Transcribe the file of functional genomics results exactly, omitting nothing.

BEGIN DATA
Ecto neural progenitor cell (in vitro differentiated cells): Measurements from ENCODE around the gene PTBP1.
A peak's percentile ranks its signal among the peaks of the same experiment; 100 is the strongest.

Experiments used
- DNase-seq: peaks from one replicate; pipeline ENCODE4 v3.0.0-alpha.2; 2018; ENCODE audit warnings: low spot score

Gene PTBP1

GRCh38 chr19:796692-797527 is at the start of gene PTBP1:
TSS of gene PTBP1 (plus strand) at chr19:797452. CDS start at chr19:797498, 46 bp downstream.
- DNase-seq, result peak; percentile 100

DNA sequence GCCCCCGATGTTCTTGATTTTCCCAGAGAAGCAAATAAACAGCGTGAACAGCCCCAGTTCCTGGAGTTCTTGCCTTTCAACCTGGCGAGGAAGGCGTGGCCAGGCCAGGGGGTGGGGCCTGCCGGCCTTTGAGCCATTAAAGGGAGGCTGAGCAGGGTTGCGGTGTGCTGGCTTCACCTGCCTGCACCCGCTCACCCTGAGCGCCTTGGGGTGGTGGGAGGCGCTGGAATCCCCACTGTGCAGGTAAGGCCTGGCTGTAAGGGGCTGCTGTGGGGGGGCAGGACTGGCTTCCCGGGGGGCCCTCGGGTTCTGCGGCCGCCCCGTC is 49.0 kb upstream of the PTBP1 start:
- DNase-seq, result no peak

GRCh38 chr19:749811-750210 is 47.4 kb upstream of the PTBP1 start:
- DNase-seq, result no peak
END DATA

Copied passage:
Ecto neural progenitor cell (in vitro differentiated cells): Measurements from ENCODE around the gene PTBP1.
A peak's percentile ranks its signal among the peaks of the same experiment; 100 is the strongest.

Experiments used
- DNase-seq: peaks from one replicate; pipeline ENCODE4 v3.0.0-alpha.2; 2018; ENCODE audit warnings: low spot score

Gene PTBP1

GRCh38 chr19:796692-797527 is at the start of gene PTBP1:
TSS of gene PTBP1 (plus strand) at chr19:797452. CDS start at chr19:797498, 46 bp downstream.
- DNase-seq, result peak; percentile 100

DNA sequence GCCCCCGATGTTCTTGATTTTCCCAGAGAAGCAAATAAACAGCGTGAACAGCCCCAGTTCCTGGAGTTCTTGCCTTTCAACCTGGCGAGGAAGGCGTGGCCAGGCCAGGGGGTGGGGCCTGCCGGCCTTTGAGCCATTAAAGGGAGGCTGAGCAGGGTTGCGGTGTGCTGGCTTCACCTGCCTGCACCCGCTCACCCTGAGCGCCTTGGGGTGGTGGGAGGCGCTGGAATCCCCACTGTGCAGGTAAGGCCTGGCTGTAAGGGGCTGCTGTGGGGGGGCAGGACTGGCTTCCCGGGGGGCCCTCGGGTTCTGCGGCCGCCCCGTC is 49.0 kb upstream of the PTBP1 start:
- DNase-seq, result no peak

GRCh38 chr19:749811-750210 is 47.4 kb upstream of the PTBP1 start:
- DNase-seq, result no peak